Action cameras have become part of many a filmmaker and photographer arsenal. Even if they’re not our primary camera, they’re great for grabbing behind the scenes clips or putting in higher risk situations. And then, sometimes, they are the primary camera, capturing the action. But most of them come with a pretty severe fisheye effect.
Some can deal with this natively in-camera, but often you get the best results in post. But how can you deal with it effectively? In this super short 20 second video from YouTuber Aidin Robbins, we see just how easy it is to fix. Aidin uses Hitfilm Express for this video, but the principle is the same in other editing applications.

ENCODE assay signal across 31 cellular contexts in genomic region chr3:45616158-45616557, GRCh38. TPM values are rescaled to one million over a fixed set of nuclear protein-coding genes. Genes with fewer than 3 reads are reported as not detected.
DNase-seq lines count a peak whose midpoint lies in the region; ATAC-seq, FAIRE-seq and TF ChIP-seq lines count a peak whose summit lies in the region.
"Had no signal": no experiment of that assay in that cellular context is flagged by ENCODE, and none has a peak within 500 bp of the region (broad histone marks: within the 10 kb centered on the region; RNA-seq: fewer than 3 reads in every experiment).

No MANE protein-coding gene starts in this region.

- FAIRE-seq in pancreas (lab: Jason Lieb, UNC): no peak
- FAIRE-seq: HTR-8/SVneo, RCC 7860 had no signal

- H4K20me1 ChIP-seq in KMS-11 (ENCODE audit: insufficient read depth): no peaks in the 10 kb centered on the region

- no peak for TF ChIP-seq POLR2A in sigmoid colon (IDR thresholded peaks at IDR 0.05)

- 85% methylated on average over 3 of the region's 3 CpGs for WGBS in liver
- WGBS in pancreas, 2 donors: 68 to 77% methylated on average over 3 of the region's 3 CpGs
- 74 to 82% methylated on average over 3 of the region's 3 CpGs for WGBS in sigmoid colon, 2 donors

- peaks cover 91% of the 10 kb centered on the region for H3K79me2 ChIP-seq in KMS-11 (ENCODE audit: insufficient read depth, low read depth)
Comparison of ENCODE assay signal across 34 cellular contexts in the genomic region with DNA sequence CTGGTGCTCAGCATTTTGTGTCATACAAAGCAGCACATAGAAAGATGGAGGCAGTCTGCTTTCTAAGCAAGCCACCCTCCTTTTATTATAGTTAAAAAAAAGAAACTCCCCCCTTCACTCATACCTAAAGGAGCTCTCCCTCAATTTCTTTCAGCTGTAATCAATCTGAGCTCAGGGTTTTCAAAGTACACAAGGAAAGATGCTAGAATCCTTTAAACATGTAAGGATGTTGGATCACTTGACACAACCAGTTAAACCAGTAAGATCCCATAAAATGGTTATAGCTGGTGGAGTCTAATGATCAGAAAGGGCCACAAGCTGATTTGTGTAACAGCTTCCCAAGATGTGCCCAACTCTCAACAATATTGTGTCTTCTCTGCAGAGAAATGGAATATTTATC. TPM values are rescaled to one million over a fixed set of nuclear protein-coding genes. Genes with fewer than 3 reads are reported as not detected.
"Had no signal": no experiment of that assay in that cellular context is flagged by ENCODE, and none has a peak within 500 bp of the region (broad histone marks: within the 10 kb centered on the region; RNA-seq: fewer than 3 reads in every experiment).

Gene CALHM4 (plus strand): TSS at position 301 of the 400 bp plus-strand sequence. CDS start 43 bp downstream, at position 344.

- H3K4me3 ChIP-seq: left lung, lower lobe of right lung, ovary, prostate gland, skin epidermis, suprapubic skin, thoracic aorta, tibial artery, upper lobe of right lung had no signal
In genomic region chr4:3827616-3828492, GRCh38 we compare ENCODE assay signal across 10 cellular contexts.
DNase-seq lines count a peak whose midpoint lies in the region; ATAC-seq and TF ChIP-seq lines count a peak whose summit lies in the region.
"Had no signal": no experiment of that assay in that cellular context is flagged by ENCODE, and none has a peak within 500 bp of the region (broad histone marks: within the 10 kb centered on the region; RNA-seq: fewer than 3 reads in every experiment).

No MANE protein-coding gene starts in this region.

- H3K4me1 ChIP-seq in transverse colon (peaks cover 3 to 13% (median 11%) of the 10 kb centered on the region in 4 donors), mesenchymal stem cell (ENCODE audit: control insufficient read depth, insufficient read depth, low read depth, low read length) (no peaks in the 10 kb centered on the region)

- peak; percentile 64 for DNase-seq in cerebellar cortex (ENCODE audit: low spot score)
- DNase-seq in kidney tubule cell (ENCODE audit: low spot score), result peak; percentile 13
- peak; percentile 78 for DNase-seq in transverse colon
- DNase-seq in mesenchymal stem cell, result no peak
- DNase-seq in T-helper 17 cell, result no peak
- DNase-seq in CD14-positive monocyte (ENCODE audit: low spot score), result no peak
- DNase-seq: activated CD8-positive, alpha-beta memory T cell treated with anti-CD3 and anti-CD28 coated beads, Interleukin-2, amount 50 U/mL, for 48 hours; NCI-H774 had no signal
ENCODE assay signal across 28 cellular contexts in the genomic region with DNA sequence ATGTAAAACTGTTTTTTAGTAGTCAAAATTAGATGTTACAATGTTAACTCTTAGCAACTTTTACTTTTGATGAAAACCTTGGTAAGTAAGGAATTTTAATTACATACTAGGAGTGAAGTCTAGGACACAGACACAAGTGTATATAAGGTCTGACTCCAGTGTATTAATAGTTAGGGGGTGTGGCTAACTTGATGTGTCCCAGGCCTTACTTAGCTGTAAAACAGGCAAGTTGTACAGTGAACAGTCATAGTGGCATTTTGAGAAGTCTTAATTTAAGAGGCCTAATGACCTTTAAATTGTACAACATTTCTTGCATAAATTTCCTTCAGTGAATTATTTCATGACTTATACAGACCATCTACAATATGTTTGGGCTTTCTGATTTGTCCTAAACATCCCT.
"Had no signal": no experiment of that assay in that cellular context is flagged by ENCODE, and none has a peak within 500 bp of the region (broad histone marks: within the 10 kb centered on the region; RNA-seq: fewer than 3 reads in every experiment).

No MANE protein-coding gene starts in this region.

As counterintuitive as it may sound, the solution is to add a fisheye effect in your editing application. But instead of telling it to create the effect, you simply tell it to reverse the fisheye.
You can do this in just about every desktop video editing application out there. For Premiere Pro you’ve got the Lens Distortion effect, and in Adobe After Effects, it’s Optics Compensation. DaVinci Resolve Studio has it built right into the clip properties. Other applications have their own methods, but they’re all fairly straightforward.
Aidin suggests, once you’ve corrected your first piece of footage with a specific camera to save it as a preset. This way, when you use that camera again in the future with the same settings, you don’t need to figure it out from scratch. Just apply your preset and you’re done.
With GoPro Studio now no longer around, it’s good to have other options.